FROM The Island of Dr Moreau to Shakespeare’s “isle... full of noises” (which, post Olympics, is pretty much co-owned with Danny Boyle), The Lord Of The Flies to Treasure Island, John Donne to George Mackay Brown ... writers have been inspired by islands for as long as they’ve been writing.
So what is it about these small swells of land rising from seas all over the planet? What is it about these faraway places where we can find treasure, nature, secrets, madness, dreams, nightmares, and sometimes even ourselves. What is it that keeps us coming back – if not by boat, then at least by page – to islands?
“I’ve always lived on islands and like lots of people, have always been fascinated by them,” says Malachy Tallack, writer, editor, creator of new online magazine The Island Review, and perhaps most importantly of all, resident of Shetland.
“Islands give you an immediate sense of what it means to be a human being out there, surrounded by water. There is the metaphor of the person as an island but there is also a deep fascination with the island as a world in itself. Islands are tantalising because they seem knowable. We can walk across them. Yet at the same time they are mysterious places to which we are inexplicably drawn. Mysterious yet knowable – that’s what makes islands so fascinating.”
Tallack, by day a reporter at the Shetland Times, launched The Island Review in February. A beautiful and ambitious website devoted to writing, visual art and other island flotsam, it’s billed as “a haven in the vast and stormy online ocean”.
Recent posts include a poem about an uninhabited Orcadian island by Andrew Greig, an excerpt from Island Practice, a book by New York Times writer Pam Belluck, and musician and photographer Reuben Wu on the extreme and otherworldly beauty of Svalbard.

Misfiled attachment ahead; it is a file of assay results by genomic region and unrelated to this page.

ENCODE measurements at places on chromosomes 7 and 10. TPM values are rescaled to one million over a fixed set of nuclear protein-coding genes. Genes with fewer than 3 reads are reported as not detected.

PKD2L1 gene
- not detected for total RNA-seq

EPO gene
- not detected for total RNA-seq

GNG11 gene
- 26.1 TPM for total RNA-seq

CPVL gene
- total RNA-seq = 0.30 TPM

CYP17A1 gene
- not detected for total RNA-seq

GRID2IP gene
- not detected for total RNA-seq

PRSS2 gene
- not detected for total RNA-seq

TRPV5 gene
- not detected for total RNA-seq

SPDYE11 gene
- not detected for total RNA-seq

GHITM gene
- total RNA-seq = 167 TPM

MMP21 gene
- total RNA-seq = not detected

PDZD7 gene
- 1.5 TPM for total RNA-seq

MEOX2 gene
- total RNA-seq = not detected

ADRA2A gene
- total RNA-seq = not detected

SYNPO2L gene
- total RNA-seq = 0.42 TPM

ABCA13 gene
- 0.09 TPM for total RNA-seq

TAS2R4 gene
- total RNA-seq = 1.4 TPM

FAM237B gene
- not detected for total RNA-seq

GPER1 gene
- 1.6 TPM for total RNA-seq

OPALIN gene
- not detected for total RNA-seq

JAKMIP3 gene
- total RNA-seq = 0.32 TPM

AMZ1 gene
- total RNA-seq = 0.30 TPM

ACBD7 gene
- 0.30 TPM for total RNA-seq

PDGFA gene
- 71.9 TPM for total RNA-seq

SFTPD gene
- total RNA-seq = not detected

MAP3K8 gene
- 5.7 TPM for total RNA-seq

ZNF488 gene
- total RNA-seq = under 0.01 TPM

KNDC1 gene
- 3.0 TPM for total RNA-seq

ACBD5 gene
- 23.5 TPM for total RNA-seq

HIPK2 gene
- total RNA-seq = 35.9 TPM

Tallack edits The Island Review alongside poet Jen Hadfield (winner of the TS Eliot and Edwin Morgan poetry prizes) and writer and singer/songwriter Jordan Ogg. It’s a clever idea, a zine anchored in Shetland but casting its net out to island lovers the world over. In the fortnight after its first call for submissions, Tallack received writing from as far afield as New Zealand, the Caribbean, and Mauritius.
How exactly would he define an island? “We’ve deliberately left it open,” he says. “Islandness can refer to people as well as places and to a mindset as much as a place. Certain islands such as Britain or Ireland may seem less like islands because of their size yet Britain is still talked about as an island nation. What does that mean? How does being surrounded by water affect people’s sense of themselves?”
The Island Review publishes new work every Monday and Friday and “flotsam” every other weekday. It also features published work by established writers including D H Lawrence and J M Coetzee. And it’s always on the lookout for submissions by new writers and artists inspired by island life.
“I suppose some people see islands as retreats,” Tallack says. “But I think it’s a mistake to think of them as cut off places. Look at Shetland and Orkney during the Norse period. They were the centre of an empire.”
He’s interested in how we interact with islands. “They are places where people coexist with the landscapes. It’s not about domination. So much of modern life is about hiding, ignoring, or obliterating the natural world so islands are precious places where the two things accommodate one another.”
In his twenties, Tallack lived on Fair Isle, the most remote inhabited island in the United Kingdom.
“It’s the kind of island where if you stand on the highest hill, you can see water all around you,” he says. “Fair Isle is a place that many people would consider to be remote. But when you’re there, in the midst of that community, it’s the centre of the world.”
• The Island Review can be found at www.theislandreview.com